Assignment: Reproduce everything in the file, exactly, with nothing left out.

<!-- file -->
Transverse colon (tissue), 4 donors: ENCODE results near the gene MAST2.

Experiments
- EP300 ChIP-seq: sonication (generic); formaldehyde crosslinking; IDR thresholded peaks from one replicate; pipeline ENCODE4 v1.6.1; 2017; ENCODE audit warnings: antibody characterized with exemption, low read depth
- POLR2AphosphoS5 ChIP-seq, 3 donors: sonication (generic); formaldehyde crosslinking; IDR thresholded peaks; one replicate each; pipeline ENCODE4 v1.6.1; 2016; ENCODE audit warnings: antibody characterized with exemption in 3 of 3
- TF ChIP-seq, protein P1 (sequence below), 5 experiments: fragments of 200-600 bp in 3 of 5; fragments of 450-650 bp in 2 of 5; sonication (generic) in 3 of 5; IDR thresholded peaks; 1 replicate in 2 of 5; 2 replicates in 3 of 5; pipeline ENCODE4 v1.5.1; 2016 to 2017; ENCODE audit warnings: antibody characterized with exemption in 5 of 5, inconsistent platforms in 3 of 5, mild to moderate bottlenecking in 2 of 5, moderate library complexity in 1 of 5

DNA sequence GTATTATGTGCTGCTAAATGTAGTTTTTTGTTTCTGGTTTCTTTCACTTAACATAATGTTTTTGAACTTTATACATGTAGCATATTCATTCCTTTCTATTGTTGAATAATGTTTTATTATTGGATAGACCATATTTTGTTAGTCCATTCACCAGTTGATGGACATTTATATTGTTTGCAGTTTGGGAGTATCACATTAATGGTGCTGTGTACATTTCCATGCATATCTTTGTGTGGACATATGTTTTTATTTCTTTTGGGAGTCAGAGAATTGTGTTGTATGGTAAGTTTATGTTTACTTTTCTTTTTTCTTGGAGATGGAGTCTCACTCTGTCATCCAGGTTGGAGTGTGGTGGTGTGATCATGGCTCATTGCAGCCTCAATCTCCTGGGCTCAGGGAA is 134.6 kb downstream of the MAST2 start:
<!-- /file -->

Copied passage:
Transverse colon (tissue), 4 donors: ENCODE results near the gene MAST2.

Experiments
- EP300 ChIP-seq: sonication (generic); formaldehyde crosslinking; IDR thresholded peaks from one replicate; pipeline ENCODE4 v1.6.1; 2017; ENCODE audit warnings: antibody characterized with exemption, low read depth
- POLR2AphosphoS5 ChIP-seq, 3 donors: sonication (generic); formaldehyde crosslinking; IDR thresholded peaks; one replicate each; pipeline ENCODE4 v1.6.1; 2016; ENCODE audit warnings: antibody characterized with exemption in 3 of 3
- TF ChIP-seq, protein P1 (sequence below), 5 experiments: fragments of 200-600 bp in 3 of 5; fragments of 450-650 bp in 2 of 5; sonication (generic) in 3 of 5; IDR thresholded peaks; 1 replicate in 2 of 5; 2 replicates in 3 of 5; pipeline ENCODE4 v1.5.1; 2016 to 2017; ENCODE audit warnings: antibody characterized with exemption in 5 of 5, inconsistent platforms in 3 of 5, mild to moderate bottlenecking in 2 of 5, moderate library complexity in 1 of 5

DNA sequence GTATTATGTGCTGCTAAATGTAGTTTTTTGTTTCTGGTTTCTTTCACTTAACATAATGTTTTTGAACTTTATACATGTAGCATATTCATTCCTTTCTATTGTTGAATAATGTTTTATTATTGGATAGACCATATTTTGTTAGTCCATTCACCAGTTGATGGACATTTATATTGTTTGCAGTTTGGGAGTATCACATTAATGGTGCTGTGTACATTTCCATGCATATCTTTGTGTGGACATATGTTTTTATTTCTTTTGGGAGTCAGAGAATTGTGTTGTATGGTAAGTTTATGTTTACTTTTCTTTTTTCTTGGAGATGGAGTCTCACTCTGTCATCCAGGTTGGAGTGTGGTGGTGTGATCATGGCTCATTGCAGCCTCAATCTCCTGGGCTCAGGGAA is 134.6 kb downstream of the MAST2 start: